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Advanced Micro Devices (NYSE:AMD) and Intel (NASDAQ:INTC) face the challenge of transforming their technology as the masses shift towards portable and wearable devices. The PC-oriented business of both these companies is shrinking as a result of this shift. AMD is in the process of executing a strategic shift towards graphics, gaming and micro servers. Intel, on the other hand, is trying to make its way into the smartphones and tablets market through its Baytrail offerings. In this report, we will explore AMD's upcoming products and technologies and compare them with the forthcoming offerings of Intel. Furthermore, we will also analyze the chances of both companies successfully transforming in line with the technological renovation.

AMD has been lagging behind Intel in the desktop market for several years. It was the first to introduce the dual core technology in the past, yet Intel has dominated the PC market because of its differentiated offerings, even at premium prices. Arguably, AMD has been better in terms of price performance on several occasions, but this fact alone was not enough to bring down Intel. However, the industry dynamics are changing. Declining PC sales and the increasing tablet and cloud computing market demand a strategic shift. AMD is executing its own shift by focusing on ARM-based dense servers and low power APUs directed towards the tablet market. On the desktop side, it appears to have decided to cater to a niche, i.e. professional and gaming graphics. The company is also competing in the desktop market with its latest Kaveri APU. AMD's recent/upcoming product launches are detailed as follows:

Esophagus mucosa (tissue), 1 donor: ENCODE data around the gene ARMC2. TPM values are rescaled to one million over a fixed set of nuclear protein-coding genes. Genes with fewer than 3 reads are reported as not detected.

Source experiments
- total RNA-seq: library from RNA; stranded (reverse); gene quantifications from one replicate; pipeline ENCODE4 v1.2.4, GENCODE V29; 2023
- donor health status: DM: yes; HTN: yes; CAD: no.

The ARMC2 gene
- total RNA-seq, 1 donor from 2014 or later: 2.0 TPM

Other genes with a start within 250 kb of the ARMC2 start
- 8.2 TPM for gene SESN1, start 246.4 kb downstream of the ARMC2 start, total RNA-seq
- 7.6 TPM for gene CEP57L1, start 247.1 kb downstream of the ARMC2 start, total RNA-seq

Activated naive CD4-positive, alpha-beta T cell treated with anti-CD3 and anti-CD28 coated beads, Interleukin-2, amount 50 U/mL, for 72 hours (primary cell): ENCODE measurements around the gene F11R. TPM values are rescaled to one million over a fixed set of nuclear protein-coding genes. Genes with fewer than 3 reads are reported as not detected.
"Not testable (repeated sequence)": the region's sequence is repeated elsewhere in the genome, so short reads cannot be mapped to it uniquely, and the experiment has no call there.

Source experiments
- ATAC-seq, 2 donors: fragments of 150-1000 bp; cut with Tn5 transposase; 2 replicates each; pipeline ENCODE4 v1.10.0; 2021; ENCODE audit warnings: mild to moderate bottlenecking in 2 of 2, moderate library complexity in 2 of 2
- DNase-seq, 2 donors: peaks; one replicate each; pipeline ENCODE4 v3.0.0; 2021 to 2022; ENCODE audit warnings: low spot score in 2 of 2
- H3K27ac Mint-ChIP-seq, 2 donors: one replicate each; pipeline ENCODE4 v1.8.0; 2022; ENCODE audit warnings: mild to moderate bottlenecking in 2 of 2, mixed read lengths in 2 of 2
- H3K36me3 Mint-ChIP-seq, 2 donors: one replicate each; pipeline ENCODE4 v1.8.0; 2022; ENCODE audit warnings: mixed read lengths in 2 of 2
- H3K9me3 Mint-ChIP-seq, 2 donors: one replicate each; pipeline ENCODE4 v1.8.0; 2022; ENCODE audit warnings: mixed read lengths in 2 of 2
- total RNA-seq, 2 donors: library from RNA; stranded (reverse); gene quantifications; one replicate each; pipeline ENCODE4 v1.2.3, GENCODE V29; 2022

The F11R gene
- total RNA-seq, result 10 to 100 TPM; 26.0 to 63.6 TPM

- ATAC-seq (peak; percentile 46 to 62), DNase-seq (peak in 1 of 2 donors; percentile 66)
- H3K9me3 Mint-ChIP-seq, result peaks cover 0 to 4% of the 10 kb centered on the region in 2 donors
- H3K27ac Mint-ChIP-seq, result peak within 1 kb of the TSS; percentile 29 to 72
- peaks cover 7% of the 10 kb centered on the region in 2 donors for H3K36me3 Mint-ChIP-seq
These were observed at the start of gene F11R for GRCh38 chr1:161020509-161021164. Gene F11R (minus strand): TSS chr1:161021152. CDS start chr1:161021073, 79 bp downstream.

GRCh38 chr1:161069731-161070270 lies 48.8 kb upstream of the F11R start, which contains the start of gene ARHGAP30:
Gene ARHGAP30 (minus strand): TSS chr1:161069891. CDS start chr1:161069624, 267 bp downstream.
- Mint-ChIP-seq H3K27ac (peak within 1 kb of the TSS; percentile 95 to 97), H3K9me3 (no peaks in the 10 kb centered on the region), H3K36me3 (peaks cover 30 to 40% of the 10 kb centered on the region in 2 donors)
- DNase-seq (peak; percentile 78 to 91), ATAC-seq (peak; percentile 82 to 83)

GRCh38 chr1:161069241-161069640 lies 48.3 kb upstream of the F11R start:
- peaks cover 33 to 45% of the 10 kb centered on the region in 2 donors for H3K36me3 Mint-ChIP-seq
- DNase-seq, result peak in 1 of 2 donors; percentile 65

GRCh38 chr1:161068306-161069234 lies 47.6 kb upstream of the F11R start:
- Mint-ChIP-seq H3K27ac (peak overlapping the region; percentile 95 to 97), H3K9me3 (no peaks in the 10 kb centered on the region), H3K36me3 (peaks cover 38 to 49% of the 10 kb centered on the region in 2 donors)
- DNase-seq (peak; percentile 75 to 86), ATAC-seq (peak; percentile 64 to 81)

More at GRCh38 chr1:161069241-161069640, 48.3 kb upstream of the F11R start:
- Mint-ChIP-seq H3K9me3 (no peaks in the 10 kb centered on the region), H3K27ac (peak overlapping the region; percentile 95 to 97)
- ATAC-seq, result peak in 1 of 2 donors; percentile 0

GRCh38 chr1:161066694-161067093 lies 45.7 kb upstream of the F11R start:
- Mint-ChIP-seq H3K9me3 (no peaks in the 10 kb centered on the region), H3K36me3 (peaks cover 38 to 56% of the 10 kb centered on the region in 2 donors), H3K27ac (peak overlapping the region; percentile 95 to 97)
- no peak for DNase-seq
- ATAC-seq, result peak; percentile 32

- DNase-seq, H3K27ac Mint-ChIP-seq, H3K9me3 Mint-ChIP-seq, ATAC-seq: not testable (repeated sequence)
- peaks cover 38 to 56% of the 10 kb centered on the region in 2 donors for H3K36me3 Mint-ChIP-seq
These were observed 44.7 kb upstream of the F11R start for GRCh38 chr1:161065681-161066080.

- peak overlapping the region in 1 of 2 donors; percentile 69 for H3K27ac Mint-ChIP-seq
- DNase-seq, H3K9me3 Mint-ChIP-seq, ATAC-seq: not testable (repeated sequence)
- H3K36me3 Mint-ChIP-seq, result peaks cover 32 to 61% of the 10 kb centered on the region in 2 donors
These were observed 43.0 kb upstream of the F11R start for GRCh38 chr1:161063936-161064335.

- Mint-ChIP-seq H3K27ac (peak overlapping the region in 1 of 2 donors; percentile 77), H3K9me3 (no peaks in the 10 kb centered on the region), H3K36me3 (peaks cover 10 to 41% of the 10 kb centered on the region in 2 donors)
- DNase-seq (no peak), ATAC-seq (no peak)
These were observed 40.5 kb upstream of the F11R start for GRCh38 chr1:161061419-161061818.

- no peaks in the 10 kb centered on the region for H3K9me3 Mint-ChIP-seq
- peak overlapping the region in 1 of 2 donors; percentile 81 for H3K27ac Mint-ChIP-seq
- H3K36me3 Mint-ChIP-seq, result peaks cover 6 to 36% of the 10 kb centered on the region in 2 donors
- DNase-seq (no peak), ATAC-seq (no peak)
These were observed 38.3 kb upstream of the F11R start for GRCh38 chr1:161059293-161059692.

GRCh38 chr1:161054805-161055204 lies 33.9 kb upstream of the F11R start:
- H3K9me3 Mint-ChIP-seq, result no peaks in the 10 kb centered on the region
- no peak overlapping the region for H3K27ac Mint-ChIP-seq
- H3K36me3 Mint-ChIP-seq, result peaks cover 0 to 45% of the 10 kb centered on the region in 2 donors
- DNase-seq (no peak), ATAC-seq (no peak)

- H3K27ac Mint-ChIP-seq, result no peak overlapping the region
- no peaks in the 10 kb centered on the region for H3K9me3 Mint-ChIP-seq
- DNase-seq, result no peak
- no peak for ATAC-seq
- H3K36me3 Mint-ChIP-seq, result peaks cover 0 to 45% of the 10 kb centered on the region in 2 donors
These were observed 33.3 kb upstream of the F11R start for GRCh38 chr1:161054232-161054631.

Desktop

Processors

AMD is continuing its FX series for desktops. The 2nd Generation FX series features 32nm 4-8 Piledriver cores. This series offers processors ranging from high to medium-end.

Model Number

Frequency

Total L2 Cache

L3 Cache

Packaging

Thermal Design Power